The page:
What, Exactly, is Facilitation? Plans for an Institute

I’ve decided to start an Institute for Facilitation to offer coaches, leaders, managers, and influencers a Servant Leader-based set of skills to guide excellence without bias. I began my passion for ‘facilitation’ quite some time ago.

In 1989 I named my company Morgen Facilitations. Back then folks suggested I choose a different name. “Facilitation is just too big a word,” I was told. In 2000, when I got a registered trademark on my new sales paradigm named Buying Facilitation®, I was told no one would understand what ‘facilitation’ meant, that the term should be “short and snappy, like SPIN, or Sandler.” Thankfully, times have changed.


I’ve always been in the Facilitation business, with little interest in trying to convince others its importance as a way to conduct business. It’s my brand, and thankfully, over the past decades, many folks have used my services in sales and leadership to help move my ideas forward.

As Facilitators we care about others, using our hearts, kindness, and skills to help both personal and corporate clients achieve their goals. With ears primed to listen and hearts ready to open, we work at lessening our biases to help effectively manage any proposed change using the Other’s criteria.

I believe:

Facilitation is the commitment to enable others, without bias, to discover and navigate their best routes to their goals in a way that represents their beliefs and values.

However, I believe that using conventional Facilitation skills may not achieve that outcome. Let me explain.


Using conventional skills, even as we seek to serve, we sometimes inadvertently end up gathering insufficient or erroneous data, possibly causing resistance and impeding change. Of course we don’t do this purposefully. And it’s not our fault.

For the last 50 years I’ve been studying, and developing facilitation models to address, how brains are configured to enable change and decision making, and boy, are we restricted. Because our brains are set up to automatically experience all incoming sensory data (what we see, hear, think, feel, etc.) according to our historic synapses and pathways, we are restricted by our history and have little conscious choice.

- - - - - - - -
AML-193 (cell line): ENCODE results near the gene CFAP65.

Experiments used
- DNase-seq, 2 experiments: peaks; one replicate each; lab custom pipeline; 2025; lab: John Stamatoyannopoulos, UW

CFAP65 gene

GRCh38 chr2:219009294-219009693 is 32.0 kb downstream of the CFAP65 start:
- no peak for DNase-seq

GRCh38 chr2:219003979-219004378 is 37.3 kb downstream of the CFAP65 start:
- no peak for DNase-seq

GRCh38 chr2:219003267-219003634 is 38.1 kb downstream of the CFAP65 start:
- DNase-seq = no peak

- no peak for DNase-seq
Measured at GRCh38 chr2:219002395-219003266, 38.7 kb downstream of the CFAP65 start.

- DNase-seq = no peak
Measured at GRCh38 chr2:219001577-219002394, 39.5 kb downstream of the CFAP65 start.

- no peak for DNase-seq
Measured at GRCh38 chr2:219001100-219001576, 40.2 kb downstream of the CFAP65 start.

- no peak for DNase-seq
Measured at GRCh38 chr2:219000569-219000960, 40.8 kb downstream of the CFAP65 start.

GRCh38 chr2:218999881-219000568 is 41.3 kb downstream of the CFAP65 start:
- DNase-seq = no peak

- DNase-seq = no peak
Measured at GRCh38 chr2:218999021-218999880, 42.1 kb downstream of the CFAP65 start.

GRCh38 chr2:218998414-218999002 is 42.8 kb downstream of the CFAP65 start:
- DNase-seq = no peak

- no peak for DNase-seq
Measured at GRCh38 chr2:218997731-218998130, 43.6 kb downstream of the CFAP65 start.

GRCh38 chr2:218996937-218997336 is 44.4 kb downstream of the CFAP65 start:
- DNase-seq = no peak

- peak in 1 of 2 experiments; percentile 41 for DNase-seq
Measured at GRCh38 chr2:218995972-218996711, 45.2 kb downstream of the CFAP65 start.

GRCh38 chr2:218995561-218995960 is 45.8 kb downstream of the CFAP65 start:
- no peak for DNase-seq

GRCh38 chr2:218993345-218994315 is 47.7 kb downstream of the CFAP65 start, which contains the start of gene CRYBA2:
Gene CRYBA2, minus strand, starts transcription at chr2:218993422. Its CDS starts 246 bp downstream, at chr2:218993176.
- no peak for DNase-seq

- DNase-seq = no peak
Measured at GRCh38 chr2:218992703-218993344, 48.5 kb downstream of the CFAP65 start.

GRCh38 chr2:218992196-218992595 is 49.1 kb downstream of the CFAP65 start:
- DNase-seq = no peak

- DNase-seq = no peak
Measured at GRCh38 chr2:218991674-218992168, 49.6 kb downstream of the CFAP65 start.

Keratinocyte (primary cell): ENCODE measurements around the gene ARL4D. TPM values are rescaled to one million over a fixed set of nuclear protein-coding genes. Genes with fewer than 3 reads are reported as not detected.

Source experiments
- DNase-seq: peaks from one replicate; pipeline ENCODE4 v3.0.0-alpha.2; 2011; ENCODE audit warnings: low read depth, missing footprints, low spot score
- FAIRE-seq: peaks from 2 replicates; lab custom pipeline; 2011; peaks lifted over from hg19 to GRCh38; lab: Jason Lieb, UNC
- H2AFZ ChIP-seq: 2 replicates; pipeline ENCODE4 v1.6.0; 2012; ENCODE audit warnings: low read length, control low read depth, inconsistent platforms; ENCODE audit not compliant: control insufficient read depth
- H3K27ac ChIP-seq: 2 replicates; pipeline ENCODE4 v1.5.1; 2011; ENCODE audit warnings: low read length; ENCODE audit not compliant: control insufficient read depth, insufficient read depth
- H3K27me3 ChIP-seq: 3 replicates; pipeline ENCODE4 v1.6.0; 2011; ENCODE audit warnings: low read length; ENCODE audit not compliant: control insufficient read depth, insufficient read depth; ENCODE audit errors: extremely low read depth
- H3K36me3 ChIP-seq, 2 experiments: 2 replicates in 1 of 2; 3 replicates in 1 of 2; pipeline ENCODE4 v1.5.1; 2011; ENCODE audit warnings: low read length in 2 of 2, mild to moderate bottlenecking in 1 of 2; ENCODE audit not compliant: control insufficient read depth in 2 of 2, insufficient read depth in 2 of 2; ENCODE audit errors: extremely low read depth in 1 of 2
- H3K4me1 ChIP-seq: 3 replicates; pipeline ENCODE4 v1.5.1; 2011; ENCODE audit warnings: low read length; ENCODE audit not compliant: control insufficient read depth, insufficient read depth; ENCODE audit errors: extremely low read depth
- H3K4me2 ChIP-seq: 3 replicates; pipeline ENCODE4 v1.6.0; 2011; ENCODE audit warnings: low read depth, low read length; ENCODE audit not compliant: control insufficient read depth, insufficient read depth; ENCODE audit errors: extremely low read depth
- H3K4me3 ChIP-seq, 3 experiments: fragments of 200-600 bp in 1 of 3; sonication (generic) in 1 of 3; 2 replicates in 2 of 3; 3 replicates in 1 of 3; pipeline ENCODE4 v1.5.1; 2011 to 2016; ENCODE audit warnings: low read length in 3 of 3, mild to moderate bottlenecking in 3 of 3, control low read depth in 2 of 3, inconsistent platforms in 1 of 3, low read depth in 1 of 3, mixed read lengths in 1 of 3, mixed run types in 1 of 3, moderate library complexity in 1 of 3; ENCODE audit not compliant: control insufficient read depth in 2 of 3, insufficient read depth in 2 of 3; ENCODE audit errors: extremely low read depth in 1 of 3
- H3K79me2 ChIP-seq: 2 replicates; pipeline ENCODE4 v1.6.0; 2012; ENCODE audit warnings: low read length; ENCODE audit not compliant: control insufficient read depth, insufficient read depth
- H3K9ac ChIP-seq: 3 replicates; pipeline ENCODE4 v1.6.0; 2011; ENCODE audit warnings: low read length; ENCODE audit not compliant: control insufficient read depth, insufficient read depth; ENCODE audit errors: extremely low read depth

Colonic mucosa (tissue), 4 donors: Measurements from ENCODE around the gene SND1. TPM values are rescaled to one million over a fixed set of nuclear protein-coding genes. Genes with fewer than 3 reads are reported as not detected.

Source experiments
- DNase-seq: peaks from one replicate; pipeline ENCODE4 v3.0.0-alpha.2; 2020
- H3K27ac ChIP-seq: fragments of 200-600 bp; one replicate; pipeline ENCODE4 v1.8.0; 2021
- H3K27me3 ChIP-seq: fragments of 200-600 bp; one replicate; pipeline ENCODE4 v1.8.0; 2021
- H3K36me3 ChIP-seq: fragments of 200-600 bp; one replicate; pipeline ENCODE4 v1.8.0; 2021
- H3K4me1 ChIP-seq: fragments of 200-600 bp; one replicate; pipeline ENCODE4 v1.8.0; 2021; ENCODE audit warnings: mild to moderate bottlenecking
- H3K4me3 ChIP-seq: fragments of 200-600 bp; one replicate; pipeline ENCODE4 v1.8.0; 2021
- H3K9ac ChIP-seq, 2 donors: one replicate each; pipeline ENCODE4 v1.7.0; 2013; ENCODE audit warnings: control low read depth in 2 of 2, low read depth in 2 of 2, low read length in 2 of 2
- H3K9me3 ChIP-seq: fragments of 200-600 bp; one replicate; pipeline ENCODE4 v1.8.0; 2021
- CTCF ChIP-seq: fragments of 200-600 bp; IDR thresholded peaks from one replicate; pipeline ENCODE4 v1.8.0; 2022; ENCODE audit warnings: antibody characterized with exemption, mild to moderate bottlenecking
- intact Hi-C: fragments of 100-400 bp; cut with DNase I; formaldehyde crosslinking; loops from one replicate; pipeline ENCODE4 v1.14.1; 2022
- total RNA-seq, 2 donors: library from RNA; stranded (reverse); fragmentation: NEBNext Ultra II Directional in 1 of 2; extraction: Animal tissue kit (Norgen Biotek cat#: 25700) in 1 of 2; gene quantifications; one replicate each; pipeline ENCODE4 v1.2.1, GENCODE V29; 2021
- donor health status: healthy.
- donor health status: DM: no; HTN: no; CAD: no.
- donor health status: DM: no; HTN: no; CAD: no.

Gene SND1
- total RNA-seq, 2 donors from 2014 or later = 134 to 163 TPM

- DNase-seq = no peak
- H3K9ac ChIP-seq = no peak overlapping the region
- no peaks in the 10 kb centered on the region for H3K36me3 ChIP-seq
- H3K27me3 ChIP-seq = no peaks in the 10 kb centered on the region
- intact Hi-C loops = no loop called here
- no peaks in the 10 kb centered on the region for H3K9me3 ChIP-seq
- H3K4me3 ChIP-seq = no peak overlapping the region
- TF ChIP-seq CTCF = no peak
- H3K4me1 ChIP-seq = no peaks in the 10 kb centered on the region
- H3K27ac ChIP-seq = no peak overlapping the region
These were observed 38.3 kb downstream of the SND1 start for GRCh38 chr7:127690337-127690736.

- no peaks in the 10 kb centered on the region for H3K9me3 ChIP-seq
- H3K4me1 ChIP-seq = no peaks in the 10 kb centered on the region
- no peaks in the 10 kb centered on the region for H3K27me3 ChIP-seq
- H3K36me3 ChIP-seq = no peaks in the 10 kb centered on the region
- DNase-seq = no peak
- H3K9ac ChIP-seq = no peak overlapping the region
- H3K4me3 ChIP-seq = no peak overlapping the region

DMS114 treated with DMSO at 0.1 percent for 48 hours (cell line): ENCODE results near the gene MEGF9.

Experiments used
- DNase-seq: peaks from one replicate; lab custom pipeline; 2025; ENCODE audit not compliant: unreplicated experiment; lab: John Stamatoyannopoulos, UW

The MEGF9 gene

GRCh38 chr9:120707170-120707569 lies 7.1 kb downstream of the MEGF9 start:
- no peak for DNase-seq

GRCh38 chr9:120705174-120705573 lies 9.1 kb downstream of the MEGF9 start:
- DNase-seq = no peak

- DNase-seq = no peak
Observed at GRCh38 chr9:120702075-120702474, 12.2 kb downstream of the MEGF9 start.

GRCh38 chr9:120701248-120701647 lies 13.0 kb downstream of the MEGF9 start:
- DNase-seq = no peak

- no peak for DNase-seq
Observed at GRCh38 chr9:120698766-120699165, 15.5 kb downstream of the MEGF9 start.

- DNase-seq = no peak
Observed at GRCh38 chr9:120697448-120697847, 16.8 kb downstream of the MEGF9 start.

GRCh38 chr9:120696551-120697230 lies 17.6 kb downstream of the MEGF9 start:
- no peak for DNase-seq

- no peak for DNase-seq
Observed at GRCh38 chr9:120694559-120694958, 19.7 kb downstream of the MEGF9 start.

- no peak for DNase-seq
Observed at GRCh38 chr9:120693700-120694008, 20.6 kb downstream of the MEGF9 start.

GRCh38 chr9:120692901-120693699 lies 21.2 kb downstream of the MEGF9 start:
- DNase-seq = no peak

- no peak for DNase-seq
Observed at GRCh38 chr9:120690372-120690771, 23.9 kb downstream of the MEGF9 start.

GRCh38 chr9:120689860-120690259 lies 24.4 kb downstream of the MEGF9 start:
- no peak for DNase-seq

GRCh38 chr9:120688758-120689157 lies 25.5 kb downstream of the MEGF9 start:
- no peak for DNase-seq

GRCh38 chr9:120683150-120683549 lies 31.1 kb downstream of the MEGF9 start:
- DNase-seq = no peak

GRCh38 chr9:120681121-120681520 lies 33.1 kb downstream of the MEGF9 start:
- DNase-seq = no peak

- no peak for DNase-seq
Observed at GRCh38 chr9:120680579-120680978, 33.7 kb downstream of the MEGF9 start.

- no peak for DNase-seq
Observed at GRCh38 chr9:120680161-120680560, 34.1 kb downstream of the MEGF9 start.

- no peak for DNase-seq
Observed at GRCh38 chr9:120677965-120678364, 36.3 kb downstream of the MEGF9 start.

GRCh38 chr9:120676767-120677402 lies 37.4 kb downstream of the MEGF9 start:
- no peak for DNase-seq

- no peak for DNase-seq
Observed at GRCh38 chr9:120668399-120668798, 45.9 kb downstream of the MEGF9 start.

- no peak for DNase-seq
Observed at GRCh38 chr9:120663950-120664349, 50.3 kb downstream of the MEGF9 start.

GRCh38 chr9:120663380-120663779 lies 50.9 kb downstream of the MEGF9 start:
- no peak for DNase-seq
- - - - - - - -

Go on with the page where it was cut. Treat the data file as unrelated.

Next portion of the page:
It seems our assumptions, beliefs and mental models, history of past communications, and habituated brain circuits cause automatic, and very subjective, interpretations of all incoming content regardless of the reality.

If/where incoming messages differ substantially from our past experiences, we may not have similar-enough neural pathways to translate the messages accurately and end up unable to fully understand, act on, or even make proper sense of them.

With such a huge possibility of mistranslations on both the Facilitator and client end of this issue, there’s obviously a problem for Facilitators as we try to understand, serve, and lead clients. To get the full picture of the problem so we can figure out how to manage it, I’ll give you a more complete, though simplified, explanation of how our brains interpret for us.


Sounds, including incoming words, enter our brains as puffs of air without meaning, as vibrations that our brain turns into signals, and get sent down the nearest, most well-worn neural pathways, to ‘close-enough’ synapses that are ‘similar-ish’, for interpretation.

In other words, our brains don’t recognize words or meaning, just electro-chemical vibrations that get matched in hundreds of a second to synapses and circuits that most likely don’t exactly match; where they don’t, our brains kindly discard the differences automatically – without telling us!

In other words, once we hear someone speak our brain converts the incoming sound vibrations into signals, sends the signals down the most habituated – not necessarily the most accurate – pathways for action/interpretation, discards the signals that don’t correspond with what’s already there, and fails to inform us of the deletion.